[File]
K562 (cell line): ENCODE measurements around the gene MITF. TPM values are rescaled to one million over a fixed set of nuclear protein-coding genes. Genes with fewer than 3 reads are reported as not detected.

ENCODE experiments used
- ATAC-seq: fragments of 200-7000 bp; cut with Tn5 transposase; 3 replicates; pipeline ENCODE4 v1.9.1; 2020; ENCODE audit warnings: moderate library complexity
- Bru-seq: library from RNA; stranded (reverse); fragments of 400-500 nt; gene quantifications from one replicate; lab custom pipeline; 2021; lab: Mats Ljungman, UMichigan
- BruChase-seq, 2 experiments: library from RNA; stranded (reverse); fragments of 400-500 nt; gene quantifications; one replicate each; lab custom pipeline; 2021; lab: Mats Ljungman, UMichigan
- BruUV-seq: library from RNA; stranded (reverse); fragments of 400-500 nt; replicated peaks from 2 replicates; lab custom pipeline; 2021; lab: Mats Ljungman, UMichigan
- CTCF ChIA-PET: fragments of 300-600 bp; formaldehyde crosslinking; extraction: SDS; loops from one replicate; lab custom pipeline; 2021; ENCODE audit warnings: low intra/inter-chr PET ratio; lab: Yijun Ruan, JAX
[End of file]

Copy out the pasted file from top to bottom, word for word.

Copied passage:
K562 (cell line): ENCODE measurements around the gene MITF. TPM values are rescaled to one million over a fixed set of nuclear protein-coding genes. Genes with fewer than 3 reads are reported as not detected.

ENCODE experiments used
- ATAC-seq: fragments of 200-7000 bp; cut with Tn5 transposase; 3 replicates; pipeline ENCODE4 v1.9.1; 2020; ENCODE audit warnings: moderate library complexity
- Bru-seq: library from RNA; stranded (reverse); fragments of 400-500 nt; gene quantifications from one replicate; lab custom pipeline; 2021; lab: Mats Ljungman, UMichigan
- BruChase-seq, 2 experiments: library from RNA; stranded (reverse); fragments of 400-500 nt; gene quantifications; one replicate each; lab custom pipeline; 2021; lab: Mats Ljungman, UMichigan
- BruUV-seq: library from RNA; stranded (reverse); fragments of 400-500 nt; replicated peaks from 2 replicates; lab custom pipeline; 2021; lab: Mats Ljungman, UMichigan
- CTCF ChIA-PET: fragments of 300-600 bp; formaldehyde crosslinking; extraction: SDS; loops from one replicate; lab custom pipeline; 2021; ENCODE audit warnings: low intra/inter-chr PET ratio; lab: Yijun Ruan, JAX